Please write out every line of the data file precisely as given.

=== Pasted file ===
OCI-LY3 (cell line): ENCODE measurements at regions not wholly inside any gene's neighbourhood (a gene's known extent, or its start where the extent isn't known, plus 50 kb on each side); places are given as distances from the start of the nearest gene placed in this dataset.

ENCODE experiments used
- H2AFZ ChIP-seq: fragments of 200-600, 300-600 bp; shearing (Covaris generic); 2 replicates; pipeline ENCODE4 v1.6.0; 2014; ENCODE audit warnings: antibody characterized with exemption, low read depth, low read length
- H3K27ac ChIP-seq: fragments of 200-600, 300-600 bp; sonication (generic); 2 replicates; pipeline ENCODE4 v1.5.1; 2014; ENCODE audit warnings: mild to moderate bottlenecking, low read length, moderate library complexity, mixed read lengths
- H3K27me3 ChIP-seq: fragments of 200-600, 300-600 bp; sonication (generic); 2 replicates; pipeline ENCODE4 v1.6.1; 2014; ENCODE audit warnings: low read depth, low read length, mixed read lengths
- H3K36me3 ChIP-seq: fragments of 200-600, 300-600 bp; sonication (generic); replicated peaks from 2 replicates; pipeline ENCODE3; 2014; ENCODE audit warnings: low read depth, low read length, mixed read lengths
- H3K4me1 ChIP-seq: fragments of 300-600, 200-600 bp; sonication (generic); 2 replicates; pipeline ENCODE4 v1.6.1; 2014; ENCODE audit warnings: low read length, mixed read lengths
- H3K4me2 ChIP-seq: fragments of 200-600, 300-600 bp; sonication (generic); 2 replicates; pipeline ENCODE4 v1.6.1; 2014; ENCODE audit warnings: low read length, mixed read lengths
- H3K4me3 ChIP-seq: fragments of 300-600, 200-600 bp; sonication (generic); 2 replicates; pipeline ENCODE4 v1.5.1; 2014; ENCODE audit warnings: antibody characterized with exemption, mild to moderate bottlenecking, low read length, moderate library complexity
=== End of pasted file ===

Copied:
OCI-LY3 (cell line): ENCODE measurements at regions not wholly inside any gene's neighbourhood (a gene's known extent, or its start where the extent isn't known, plus 50 kb on each side); places are given as distances from the start of the nearest gene placed in this dataset.

ENCODE experiments used
- H2AFZ ChIP-seq: fragments of 200-600, 300-600 bp; shearing (Covaris generic); 2 replicates; pipeline ENCODE4 v1.6.0; 2014; ENCODE audit warnings: antibody characterized with exemption, low read depth, low read length
- H3K27ac ChIP-seq: fragments of 200-600, 300-600 bp; sonication (generic); 2 replicates; pipeline ENCODE4 v1.5.1; 2014; ENCODE audit warnings: mild to moderate bottlenecking, low read length, moderate library complexity, mixed read lengths
- H3K27me3 ChIP-seq: fragments of 200-600, 300-600 bp; sonication (generic); 2 replicates; pipeline ENCODE4 v1.6.1; 2014; ENCODE audit warnings: low read depth, low read length, mixed read lengths
- H3K36me3 ChIP-seq: fragments of 200-600, 300-600 bp; sonication (generic); replicated peaks from 2 replicates; pipeline ENCODE3; 2014; ENCODE audit warnings: low read depth, low read length, mixed read lengths
- H3K4me1 ChIP-seq: fragments of 300-600, 200-600 bp; sonication (generic); 2 replicates; pipeline ENCODE4 v1.6.1; 2014; ENCODE audit warnings: low read length, mixed read lengths
- H3K4me2 ChIP-seq: fragments of 200-600, 300-600 bp; sonication (generic); 2 replicates; pipeline ENCODE4 v1.6.1; 2014; ENCODE audit warnings: low read length, mixed read lengths
- H3K4me3 ChIP-seq: fragments of 300-600, 200-600 bp; sonication (generic); 2 replicates; pipeline ENCODE4 v1.5.1; 2014; ENCODE audit warnings: antibody characterized with exemption, mild to moderate bottlenecking, low read length, moderate library complexity